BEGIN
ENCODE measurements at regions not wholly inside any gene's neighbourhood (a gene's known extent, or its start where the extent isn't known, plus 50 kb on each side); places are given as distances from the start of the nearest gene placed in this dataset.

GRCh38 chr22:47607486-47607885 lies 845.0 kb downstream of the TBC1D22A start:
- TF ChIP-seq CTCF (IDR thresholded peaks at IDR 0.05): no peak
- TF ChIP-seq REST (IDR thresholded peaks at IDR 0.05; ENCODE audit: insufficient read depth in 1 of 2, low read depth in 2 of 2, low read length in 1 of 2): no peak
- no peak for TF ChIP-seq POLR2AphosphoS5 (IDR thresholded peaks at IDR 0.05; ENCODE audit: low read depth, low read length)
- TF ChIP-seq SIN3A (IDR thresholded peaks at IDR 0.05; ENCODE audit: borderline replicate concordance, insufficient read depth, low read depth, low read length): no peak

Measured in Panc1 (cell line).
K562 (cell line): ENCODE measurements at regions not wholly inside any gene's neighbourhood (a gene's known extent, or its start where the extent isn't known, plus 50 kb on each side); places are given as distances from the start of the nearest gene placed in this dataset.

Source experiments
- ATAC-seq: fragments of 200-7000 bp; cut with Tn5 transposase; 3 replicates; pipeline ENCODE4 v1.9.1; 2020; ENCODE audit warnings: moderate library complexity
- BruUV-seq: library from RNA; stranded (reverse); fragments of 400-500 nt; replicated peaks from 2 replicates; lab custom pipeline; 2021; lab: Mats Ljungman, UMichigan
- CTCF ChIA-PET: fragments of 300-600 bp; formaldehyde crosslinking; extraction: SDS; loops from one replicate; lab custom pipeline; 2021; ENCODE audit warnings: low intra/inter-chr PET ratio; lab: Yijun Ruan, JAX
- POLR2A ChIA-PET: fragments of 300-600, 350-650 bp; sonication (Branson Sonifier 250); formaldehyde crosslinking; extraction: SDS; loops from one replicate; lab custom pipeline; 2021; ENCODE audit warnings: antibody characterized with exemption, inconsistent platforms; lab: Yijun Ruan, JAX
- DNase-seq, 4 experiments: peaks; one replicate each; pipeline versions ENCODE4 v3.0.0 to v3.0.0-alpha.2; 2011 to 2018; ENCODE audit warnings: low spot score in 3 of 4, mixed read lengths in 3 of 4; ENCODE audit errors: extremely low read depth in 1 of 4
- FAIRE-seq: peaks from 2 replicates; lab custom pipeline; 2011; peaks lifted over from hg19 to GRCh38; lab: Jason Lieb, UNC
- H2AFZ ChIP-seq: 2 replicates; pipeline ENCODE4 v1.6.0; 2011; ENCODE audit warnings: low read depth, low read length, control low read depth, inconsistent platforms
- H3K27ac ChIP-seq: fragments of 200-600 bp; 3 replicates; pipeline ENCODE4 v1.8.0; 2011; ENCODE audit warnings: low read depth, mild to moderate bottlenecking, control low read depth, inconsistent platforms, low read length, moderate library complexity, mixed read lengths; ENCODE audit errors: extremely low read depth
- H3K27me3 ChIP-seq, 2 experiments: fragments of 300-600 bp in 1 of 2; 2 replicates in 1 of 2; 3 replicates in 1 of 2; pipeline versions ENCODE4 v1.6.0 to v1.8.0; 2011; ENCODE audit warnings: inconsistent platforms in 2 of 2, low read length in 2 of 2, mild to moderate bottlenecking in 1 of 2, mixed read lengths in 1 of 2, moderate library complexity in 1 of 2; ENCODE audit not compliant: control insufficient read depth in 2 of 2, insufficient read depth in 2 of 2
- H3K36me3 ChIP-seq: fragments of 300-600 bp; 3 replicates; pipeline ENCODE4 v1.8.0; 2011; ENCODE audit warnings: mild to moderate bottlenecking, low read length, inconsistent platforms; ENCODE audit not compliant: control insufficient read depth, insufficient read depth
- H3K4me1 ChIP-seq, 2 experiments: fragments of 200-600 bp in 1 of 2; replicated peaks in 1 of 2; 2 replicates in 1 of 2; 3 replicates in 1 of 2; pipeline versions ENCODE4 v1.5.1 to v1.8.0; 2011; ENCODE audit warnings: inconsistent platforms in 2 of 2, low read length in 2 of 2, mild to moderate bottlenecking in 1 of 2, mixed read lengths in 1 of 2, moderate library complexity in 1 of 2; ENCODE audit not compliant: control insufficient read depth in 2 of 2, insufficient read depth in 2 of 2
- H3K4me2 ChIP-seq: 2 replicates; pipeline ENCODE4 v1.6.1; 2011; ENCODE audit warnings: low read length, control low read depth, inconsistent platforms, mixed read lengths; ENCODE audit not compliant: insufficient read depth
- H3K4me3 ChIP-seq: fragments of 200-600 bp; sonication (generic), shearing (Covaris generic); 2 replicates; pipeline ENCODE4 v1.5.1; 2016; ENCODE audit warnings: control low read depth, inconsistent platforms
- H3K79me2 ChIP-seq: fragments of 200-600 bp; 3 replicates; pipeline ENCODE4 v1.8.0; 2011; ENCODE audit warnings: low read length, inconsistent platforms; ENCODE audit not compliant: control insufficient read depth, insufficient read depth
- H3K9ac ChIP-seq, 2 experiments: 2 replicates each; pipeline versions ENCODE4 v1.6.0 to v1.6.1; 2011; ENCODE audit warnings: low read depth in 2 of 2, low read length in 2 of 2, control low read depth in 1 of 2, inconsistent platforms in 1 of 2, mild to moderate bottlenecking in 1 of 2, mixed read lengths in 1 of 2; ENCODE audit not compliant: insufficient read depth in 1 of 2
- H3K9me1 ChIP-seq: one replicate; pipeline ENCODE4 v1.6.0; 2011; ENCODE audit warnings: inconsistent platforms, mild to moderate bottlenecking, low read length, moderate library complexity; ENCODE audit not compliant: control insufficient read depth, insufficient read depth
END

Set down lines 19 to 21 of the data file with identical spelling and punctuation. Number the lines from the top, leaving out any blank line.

- H3K36me3 ChIP-seq: fragments of 300-600 bp; 3 replicates; pipeline ENCODE4 v1.8.0; 2011; ENCODE audit warnings: mild to moderate bottlenecking, low read length, inconsistent platforms; ENCODE audit not compliant: control insufficient read depth, insufficient read depth
- H3K4me1 ChIP-seq, 2 experiments: fragments of 200-600 bp in 1 of 2; replicated peaks in 1 of 2; 2 replicates in 1 of 2; 3 replicates in 1 of 2; pipeline versions ENCODE4 v1.5.1 to v1.8.0; 2011; ENCODE audit warnings: inconsistent platforms in 2 of 2, low read length in 2 of 2, mild to moderate bottlenecking in 1 of 2, mixed read lengths in 1 of 2, moderate library complexity in 1 of 2; ENCODE audit not compliant: control insufficient read depth in 2 of 2, insufficient read depth in 2 of 2
- H3K4me2 ChIP-seq: 2 replicates; pipeline ENCODE4 v1.6.1; 2011; ENCODE audit warnings: low read length, control low read depth, inconsistent platforms, mixed read lengths; ENCODE audit not compliant: insufficient read depth